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USS Pasadena Returns Home From Deployment

Navy News Service

Story Number: NNS150706-05
Release Date: 7/6/2015 9:29:00 AM

From Commander, Submarine Squadron 11 Public Affairs

NAVAL BASE POINT LOMA, Calif. (NNS) -- The Los Angeles-class fast attack submarine USS Pasadena (SSN 752) returned to its homeport July 3 following a regularly scheduled deployment.

Pasadena, under the command of Cmdr. Mark Cooper, is returning from the U.S. 7th Fleet area of responsibility where the crew executed the Chief of Naval Operations' Maritime Strategy in supporting national security interests and maritime security operations.

'I couldn't be any more proud of the crew,' said Cooper. 'They trained exceptionally hard in the months leading up to the deployment, did what was asked of them for six months and now we're back home, ready to relax and spend some well-earned time with our families.'

Pasadena left its homeport of San Diego on Jan. 2 and steamed more than 40,000 nautical miles during the deployment. Port visits were conducted in Okinawa, Japan; Yokosuka, Japan; Sasebo, Japan; Busan, Republic of Korea; Singapore; and Guam.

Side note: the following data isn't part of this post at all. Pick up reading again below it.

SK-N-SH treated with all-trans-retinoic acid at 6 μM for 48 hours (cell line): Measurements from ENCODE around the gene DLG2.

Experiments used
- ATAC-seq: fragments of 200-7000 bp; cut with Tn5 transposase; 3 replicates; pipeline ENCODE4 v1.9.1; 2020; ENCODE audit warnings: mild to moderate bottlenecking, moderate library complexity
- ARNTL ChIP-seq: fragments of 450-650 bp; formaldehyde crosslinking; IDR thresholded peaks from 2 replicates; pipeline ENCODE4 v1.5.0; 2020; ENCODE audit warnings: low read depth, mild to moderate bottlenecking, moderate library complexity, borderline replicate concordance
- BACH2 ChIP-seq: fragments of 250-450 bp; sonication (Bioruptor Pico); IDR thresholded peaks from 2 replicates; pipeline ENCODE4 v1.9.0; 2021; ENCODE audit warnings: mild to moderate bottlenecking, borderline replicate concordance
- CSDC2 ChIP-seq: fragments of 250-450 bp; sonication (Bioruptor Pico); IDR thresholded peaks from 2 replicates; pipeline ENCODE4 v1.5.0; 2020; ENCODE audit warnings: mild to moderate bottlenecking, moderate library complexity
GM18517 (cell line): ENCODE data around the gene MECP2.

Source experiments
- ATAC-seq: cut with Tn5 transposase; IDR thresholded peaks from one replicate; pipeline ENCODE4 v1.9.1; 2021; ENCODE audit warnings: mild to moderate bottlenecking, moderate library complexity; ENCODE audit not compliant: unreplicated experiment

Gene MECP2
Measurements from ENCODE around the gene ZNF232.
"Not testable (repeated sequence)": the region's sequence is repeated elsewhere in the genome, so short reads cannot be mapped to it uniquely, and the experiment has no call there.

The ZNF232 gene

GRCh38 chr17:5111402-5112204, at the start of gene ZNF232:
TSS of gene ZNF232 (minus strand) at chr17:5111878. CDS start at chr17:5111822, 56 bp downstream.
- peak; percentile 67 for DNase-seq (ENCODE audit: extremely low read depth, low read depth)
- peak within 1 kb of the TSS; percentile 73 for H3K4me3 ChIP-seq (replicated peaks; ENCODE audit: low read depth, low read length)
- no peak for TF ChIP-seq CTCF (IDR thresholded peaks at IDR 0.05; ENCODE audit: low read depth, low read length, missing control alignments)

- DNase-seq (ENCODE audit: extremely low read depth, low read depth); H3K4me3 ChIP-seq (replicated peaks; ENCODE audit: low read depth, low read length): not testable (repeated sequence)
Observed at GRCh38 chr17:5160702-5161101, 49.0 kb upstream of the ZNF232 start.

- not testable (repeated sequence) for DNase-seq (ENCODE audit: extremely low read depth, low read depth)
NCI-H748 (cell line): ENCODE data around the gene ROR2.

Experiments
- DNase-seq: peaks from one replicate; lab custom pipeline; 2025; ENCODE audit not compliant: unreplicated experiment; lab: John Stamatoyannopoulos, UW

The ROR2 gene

'During our port calls the crew carried out their role as American ambassadors, which I believe strengthened our bonds with each host nation, allowing for future visits, and on a larger scale, promoting regional security,' said Cooper.

'I was really excited to visit Korea for the first time,' said Fire Control Technician 2nd Class Zachery Cossairt. 'I enjoyed sampling the local cuisine and taking in the sights. It was great being able to pick up a souvenir for my wife as well and relaxing on the nearby beaches.'

Pasadena conducted routine patrols throughout the Indo-Asia-Pacific region as a part of the U.S. 7th Fleet area of responsibility. They also operated in conjunction with other Navy ships to conduct maritime security operations that promote stability and peace and develop key partnerships with allies across the region.

Pasadena celebrated various crew member achievements, particularly in professional development.

'The crew did a remarkable job,' said Master Chief Electronics Technician Mark Evans, Pasadena's chief of the boat. 'We had 11 Sailors and four officers become submarine qualified, 21 crew members frocked and three officers promoted.'

Pasadena was commissioned Feb. 11, 1989, and became the first improved 688-class submarine to deploy in July 1991. Measuring more than 360 feet long and displacing more than 6,900 tons, Pasadena has a crew of approximately 140 Sailors. Pasadena is capable of supporting various missions, including anti-submarine warfare, anti-surface ship warfare, strike warfare, and intelligence, surveillance and reconnaissance.

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